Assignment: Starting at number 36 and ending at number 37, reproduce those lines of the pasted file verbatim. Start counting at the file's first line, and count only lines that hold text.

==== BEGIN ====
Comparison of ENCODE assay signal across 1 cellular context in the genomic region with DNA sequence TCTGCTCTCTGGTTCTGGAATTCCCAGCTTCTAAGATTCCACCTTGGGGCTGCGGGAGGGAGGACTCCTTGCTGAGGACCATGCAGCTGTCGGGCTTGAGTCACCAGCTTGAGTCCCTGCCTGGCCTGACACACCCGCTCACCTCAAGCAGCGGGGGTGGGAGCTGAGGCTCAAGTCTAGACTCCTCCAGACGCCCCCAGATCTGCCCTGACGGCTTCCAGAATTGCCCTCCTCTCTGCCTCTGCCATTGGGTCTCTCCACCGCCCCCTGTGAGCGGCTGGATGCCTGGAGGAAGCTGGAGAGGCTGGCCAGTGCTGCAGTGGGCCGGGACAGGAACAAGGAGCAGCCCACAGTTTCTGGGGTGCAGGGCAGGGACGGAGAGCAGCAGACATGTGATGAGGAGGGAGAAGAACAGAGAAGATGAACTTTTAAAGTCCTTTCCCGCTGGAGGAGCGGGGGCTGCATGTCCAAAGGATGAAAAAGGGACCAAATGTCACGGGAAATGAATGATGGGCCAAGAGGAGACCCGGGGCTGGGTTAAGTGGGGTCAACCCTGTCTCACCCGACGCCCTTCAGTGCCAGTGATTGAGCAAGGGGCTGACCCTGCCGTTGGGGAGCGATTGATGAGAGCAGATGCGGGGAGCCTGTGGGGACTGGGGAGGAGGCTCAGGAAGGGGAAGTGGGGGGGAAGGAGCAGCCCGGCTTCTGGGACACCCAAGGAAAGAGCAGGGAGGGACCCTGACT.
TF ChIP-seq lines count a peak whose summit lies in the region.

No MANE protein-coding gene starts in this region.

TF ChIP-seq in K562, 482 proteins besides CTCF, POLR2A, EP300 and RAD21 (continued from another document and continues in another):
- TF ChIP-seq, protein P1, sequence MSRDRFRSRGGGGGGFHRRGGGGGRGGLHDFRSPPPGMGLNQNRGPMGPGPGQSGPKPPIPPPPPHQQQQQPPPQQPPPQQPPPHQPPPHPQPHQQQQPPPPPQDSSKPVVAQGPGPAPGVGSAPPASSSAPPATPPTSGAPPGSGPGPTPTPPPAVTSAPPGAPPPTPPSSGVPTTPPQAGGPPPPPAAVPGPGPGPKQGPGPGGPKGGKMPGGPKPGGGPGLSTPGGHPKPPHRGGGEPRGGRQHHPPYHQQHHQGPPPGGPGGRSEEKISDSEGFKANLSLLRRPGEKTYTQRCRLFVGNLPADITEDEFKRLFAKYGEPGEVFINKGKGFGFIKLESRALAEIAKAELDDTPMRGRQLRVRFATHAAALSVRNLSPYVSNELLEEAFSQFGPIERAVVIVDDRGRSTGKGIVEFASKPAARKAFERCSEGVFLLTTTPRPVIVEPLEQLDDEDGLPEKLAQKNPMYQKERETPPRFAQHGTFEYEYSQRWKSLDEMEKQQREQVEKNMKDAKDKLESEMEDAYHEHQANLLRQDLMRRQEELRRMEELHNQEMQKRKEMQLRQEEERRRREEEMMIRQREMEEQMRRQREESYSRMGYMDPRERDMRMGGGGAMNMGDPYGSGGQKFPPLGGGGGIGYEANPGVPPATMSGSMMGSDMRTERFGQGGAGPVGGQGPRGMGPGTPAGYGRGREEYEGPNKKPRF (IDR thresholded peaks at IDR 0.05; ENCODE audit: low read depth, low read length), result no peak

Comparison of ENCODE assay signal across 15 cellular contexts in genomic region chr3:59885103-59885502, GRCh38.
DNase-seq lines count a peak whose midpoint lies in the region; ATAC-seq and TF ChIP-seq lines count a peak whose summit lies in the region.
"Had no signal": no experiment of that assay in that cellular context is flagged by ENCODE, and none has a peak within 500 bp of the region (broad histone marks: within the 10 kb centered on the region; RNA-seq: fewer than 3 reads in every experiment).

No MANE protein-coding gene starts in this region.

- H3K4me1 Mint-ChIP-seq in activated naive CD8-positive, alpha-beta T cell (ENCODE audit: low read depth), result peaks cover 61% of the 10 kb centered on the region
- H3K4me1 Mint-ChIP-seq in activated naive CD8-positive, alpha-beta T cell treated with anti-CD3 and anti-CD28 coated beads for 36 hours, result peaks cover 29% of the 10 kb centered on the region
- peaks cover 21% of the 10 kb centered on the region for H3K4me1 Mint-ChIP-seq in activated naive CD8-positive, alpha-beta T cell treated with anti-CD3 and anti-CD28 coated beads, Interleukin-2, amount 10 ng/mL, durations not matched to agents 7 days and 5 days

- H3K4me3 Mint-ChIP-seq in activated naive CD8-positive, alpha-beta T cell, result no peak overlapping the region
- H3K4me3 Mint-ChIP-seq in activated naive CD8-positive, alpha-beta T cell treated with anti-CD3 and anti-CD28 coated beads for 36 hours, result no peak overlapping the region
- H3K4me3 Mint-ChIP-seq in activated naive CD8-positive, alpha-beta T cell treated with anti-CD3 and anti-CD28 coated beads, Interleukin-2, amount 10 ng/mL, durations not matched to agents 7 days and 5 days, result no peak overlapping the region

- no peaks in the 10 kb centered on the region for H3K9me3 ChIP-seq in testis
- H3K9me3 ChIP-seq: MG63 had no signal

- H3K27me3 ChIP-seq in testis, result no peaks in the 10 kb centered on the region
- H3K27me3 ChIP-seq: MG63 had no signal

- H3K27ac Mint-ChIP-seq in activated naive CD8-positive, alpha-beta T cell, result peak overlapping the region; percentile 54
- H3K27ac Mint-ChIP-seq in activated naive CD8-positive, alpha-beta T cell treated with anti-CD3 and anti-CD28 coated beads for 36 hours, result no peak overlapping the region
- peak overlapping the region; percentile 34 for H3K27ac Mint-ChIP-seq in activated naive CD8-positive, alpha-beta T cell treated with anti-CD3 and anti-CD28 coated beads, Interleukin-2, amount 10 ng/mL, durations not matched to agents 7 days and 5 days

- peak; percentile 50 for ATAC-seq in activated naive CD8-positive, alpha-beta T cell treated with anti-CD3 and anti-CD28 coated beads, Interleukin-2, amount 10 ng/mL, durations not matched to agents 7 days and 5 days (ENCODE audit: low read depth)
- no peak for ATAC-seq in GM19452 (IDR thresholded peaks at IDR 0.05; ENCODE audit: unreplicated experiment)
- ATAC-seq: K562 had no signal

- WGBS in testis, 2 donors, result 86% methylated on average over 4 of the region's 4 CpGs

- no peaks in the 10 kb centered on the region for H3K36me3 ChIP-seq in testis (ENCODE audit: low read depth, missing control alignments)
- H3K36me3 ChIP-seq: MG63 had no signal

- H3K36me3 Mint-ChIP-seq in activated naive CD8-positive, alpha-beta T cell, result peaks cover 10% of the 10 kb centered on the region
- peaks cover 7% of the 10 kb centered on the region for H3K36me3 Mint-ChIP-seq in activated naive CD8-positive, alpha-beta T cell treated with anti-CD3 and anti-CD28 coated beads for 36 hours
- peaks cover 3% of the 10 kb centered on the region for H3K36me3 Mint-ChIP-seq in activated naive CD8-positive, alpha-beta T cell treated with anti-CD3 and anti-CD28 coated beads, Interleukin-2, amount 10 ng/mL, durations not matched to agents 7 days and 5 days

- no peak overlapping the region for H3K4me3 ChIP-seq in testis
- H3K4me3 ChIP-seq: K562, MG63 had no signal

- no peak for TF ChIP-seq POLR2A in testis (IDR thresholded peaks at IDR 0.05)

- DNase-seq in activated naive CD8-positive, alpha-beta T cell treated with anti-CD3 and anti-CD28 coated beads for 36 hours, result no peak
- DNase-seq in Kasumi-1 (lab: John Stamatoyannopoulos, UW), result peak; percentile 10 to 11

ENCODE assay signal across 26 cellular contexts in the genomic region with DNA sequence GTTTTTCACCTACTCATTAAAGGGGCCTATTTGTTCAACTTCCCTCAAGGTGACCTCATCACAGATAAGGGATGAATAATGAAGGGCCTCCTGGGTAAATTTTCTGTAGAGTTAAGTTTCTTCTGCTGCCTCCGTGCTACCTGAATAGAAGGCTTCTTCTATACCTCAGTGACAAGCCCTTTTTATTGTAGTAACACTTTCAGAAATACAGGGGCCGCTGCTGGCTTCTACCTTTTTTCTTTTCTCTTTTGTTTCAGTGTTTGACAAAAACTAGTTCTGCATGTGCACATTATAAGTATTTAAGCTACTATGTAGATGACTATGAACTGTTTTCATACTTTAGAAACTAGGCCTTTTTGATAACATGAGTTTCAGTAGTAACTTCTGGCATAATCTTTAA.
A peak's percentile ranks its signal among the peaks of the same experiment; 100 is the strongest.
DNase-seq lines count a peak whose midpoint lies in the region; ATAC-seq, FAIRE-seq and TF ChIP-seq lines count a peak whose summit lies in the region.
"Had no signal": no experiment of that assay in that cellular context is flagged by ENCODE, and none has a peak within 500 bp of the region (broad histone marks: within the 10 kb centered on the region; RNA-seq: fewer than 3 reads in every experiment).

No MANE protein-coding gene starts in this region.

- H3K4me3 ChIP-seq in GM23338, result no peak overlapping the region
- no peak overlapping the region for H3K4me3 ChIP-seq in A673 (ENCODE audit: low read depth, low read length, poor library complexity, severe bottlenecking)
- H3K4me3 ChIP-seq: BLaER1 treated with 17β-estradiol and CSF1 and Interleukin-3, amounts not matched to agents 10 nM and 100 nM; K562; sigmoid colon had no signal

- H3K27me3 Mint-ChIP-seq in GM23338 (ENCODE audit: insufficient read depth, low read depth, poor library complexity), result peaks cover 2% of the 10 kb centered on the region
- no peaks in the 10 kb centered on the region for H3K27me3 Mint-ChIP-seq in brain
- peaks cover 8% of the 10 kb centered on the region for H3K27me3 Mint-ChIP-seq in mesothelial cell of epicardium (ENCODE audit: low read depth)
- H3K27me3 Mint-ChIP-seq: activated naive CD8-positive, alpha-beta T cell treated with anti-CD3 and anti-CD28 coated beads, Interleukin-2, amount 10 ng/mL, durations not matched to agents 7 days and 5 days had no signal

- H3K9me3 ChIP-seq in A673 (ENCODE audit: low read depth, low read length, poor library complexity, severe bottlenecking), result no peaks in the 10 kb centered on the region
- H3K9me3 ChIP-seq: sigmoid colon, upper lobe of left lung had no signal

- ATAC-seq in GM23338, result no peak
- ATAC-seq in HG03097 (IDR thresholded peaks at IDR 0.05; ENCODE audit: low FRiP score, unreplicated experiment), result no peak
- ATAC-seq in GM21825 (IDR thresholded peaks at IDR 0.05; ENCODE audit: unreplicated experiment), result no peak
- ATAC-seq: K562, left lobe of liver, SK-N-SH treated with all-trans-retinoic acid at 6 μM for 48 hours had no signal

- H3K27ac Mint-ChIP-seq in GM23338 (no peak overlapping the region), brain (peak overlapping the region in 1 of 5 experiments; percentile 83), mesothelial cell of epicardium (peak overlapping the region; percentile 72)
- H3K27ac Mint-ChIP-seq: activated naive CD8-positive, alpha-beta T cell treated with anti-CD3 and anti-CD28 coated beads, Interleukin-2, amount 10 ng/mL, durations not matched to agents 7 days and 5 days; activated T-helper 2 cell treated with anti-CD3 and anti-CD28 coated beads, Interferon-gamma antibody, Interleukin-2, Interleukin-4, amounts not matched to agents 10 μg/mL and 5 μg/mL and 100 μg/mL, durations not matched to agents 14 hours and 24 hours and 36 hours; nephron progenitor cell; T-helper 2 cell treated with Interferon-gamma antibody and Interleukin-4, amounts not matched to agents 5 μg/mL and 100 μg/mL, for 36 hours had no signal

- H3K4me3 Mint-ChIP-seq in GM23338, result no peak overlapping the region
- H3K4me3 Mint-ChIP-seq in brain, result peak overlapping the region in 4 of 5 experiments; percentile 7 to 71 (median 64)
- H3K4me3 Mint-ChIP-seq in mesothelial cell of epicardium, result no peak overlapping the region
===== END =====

- DNase-seq in Kasumi-1 (lab: John Stamatoyannopoulos, UW), result peak; percentile 10 to 11

ENCODE assay signal across 26 cellular contexts in the genomic region with DNA sequence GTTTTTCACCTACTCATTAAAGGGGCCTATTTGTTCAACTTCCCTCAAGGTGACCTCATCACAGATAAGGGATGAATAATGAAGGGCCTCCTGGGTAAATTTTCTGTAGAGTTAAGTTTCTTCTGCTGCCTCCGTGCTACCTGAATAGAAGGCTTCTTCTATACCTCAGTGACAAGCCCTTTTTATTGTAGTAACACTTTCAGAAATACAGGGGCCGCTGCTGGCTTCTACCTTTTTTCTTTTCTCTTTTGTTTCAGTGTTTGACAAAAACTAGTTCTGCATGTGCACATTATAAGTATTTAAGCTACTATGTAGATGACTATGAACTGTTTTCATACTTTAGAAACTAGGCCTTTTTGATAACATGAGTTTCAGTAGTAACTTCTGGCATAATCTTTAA.